By Terry Foxx
One of my favorite tree species is the lofty ponderosa pine (Pinus ponderosa) with its straight trunk, vanilla and butterscotch scented bark, and branches with needle-like leaves that hover above my head. The trees appear to me to be like a person, standing tall and stately, with a straight trunk and branches reaching out like arms beckoning a hug.
Standing beneath a tree, I tip my head back to see what is living or foraging in the treetop. To my delight, I may observe an Abert’s squirrel chattering, a woodpecker searching for insects, or nuthatches hopping down the tree headfirst.
One of my favorite places in the Jemez Mountains is the history grove in the Valles Caldera National Preserve. The widely spaced ponderosas with the grassy understory are a reminder of how our forests looked before fire suppression. They were a mosaic of open stands, interspersed with meadows.
In the history grove, the ponderosa pines stand as witnesses to the past. The oval wounds in the bark are bark-peel trees from when Native Americans exfoliated sections of bark in the spring to obtain the sweet inner cambium for food. The trees marked with crosses remind us of sheepherders and their lonely existence. And the triangular wounds at the base of the tree, called “cat faces,” tell the story of fire and survival. Many of the large trees in the history grove are 200 to 300 years old. Within their growth rings are stories of fire, injuries, and people.
Loggers and ranchers called older and larger trees “yellow pine” because of the yellowish-orange puzzle-like bark and the young, darker trees “blackjacks.” It takes a tree about 40 years for the bark to change from black to yellow. The bark patterns also become furrowed and more puzzle-like as the tree ages. The thick bark protects the tree from low-intensity or surface forest fires. However, years of fire suppression have created conditions for hot-burning crown fires that kill the trees.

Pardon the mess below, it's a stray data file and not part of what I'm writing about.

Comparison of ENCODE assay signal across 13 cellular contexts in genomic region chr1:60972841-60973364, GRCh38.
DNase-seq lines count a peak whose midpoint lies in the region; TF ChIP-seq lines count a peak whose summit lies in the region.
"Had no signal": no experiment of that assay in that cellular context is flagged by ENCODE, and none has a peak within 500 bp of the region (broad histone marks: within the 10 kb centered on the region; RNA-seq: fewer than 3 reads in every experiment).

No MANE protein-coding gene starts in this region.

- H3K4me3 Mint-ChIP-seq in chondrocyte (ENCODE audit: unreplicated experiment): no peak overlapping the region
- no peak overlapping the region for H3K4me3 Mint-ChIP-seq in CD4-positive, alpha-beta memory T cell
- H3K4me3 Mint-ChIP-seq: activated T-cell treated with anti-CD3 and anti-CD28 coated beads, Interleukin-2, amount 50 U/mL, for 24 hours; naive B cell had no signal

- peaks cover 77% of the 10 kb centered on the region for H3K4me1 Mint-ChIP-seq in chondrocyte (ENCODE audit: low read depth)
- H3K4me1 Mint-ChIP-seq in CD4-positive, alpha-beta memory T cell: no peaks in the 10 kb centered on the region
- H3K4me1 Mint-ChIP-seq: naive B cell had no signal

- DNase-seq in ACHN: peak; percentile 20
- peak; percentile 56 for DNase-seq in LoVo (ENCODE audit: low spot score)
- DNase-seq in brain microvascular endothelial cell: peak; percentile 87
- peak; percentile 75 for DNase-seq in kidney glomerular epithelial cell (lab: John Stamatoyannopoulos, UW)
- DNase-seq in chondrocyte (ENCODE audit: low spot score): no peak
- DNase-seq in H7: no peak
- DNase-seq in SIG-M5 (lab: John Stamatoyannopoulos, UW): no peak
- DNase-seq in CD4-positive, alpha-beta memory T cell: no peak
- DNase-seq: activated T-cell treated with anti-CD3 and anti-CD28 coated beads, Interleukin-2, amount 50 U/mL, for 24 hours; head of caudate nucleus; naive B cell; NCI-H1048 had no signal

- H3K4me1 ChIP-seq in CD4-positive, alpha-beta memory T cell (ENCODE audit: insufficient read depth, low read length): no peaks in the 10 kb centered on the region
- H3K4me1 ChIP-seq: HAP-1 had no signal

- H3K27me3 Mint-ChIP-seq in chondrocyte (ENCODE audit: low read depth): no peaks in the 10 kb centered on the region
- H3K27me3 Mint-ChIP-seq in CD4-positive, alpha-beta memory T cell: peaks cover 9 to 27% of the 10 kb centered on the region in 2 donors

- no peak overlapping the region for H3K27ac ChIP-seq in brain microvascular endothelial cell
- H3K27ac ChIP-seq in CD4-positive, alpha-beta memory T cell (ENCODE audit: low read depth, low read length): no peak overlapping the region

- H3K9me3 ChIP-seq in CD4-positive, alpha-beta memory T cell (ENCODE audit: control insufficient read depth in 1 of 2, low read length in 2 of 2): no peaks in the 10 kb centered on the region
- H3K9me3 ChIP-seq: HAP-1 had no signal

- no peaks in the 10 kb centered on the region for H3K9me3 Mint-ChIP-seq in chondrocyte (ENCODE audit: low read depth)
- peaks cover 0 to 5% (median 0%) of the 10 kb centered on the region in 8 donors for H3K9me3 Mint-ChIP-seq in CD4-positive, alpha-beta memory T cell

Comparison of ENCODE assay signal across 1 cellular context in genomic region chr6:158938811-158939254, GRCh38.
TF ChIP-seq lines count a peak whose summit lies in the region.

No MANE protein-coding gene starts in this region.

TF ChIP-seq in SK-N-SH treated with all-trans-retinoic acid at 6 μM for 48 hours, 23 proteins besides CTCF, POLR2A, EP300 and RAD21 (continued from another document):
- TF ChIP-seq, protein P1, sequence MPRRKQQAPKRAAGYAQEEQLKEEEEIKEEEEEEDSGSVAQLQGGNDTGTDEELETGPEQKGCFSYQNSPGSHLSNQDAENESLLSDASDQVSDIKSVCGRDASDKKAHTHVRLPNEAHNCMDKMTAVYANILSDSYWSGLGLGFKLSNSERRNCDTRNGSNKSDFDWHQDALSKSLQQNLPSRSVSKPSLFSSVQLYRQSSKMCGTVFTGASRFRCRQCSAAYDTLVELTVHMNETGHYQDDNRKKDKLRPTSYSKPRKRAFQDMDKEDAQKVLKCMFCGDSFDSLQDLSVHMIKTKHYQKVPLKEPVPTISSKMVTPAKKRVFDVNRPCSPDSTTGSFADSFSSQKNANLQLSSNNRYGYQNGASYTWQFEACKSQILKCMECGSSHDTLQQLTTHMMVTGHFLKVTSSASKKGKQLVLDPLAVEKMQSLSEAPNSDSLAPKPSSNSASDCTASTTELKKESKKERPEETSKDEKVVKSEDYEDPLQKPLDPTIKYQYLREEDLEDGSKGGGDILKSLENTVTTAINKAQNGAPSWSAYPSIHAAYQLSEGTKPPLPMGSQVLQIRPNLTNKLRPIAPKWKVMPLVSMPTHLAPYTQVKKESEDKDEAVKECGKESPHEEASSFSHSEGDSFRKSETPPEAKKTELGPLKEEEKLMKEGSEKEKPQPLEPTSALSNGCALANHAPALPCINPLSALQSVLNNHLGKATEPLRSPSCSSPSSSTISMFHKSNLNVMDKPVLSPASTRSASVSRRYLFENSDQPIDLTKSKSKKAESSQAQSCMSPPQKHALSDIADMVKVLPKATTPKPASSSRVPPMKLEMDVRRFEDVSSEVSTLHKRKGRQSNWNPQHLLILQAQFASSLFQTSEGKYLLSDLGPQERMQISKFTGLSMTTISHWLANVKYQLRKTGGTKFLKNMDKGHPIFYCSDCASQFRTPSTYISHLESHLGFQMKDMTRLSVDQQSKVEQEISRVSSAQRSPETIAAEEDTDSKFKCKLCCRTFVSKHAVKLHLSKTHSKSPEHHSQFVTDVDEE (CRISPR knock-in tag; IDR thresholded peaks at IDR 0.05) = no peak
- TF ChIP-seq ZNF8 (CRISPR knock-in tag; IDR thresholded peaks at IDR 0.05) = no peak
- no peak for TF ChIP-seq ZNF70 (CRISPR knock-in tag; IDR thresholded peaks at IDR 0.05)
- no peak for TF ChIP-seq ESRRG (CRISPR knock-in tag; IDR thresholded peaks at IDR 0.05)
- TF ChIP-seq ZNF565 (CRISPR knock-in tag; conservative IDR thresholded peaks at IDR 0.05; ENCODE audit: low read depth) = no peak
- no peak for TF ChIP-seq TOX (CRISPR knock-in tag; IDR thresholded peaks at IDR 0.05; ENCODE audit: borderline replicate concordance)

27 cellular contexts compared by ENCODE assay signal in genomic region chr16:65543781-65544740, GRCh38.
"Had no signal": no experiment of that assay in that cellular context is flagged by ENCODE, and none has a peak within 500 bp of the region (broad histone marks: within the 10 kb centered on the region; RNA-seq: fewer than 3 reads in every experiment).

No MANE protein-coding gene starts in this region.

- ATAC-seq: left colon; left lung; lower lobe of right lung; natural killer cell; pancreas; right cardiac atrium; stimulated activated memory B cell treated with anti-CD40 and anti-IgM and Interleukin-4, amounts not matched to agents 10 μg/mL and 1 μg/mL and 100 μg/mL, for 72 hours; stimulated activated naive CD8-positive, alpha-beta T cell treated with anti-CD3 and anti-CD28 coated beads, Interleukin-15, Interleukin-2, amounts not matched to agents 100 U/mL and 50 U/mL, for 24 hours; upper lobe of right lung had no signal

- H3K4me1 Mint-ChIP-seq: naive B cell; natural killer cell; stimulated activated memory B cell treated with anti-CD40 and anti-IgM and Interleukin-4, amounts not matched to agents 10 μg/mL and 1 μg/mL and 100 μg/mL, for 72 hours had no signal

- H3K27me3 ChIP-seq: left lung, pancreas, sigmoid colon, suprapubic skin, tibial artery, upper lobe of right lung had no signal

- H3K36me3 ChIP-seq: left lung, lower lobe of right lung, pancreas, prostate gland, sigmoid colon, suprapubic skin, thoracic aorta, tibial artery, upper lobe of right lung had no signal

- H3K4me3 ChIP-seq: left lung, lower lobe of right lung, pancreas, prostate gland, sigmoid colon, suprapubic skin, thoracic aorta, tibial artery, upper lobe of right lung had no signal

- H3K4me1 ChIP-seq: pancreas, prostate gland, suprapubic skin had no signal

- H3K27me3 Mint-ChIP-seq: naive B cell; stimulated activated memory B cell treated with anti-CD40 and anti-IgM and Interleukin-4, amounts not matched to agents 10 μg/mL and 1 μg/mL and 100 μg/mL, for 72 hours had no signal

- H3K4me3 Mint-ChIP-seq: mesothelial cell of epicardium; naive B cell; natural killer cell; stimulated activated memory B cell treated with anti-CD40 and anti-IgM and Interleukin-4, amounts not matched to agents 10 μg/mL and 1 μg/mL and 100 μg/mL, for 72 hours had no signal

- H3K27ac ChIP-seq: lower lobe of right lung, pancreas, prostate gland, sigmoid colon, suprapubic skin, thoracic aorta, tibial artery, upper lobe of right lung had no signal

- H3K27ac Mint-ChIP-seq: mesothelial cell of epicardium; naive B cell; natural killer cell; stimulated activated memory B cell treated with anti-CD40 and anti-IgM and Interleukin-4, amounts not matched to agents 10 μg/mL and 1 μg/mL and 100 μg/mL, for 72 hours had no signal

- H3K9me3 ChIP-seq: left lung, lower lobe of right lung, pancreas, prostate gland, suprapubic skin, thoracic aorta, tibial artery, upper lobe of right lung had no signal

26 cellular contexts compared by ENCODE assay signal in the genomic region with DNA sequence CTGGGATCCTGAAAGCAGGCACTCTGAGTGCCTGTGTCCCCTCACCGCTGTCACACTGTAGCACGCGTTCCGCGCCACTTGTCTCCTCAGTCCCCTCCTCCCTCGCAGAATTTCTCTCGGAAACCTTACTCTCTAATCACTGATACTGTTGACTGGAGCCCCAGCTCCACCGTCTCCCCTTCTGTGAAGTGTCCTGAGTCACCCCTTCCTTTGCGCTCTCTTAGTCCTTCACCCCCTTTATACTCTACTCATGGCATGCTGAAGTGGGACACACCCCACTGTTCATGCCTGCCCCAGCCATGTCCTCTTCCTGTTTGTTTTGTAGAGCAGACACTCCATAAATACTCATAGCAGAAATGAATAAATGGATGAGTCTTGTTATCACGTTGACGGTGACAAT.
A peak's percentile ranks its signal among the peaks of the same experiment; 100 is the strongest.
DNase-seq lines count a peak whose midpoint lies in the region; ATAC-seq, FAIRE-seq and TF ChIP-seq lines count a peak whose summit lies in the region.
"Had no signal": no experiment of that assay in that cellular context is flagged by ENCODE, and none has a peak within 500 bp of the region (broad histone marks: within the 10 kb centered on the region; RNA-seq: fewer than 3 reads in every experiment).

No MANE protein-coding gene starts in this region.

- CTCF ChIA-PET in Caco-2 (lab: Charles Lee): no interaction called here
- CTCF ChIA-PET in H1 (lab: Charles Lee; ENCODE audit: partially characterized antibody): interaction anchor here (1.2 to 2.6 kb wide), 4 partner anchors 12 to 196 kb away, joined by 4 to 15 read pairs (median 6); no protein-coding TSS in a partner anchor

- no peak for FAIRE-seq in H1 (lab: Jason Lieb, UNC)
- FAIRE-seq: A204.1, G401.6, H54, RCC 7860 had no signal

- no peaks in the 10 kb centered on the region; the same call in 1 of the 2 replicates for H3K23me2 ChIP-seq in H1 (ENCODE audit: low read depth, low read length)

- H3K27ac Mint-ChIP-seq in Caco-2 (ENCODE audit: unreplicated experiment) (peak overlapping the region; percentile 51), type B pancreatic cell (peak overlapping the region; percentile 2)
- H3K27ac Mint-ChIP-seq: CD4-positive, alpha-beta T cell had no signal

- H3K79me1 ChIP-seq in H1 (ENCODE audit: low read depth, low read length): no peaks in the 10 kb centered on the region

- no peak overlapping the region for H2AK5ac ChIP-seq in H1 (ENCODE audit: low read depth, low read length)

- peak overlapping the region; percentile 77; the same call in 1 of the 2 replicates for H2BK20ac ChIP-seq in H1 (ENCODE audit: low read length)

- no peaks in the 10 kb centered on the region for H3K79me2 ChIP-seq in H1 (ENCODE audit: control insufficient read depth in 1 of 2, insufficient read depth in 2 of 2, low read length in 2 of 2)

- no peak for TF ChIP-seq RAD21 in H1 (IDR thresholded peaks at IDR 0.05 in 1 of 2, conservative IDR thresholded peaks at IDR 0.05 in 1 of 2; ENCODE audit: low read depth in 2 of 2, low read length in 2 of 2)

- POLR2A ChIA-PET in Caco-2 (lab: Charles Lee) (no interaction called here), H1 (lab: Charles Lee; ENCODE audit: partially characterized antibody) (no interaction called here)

Each natural growing tree is a miracle of nature. It takes many years before a ponderosa pine begins to produce cones that hold the seeds. Every three to five years the tree produces numerous cones. But from the countless seeds produced, only a few seeds sprout and grow. That tiny germinated tree must survive fires, insects, and competition for resources. I am amazed at the ruggedness of the species when I see a tree growing in harsh environments like rocky cliffs, dry canyons, and steep slopes. A mature tree represents resilience and survival!
In the past 20 years, the Cerro Grande and Las Conchas fires have burned over 200,000 acres of forest. The first two weeks of May is the twentieth anniversary of the Cerro Grande Fire of 2000, an event that changed the physical and emotional landscape of the community.
My upcoming book, Resilience and Renewal, a Landscape and Community Twenty Years After, will soon be published by the Los Alamos Historical Society in honor of the twentieth anniversary of the Cerro Grande Fire and its impacts on our community. When the museum opens, they will have a display entitled “Resilience and Recovery.” In the meantime, you can explore this exhibit online.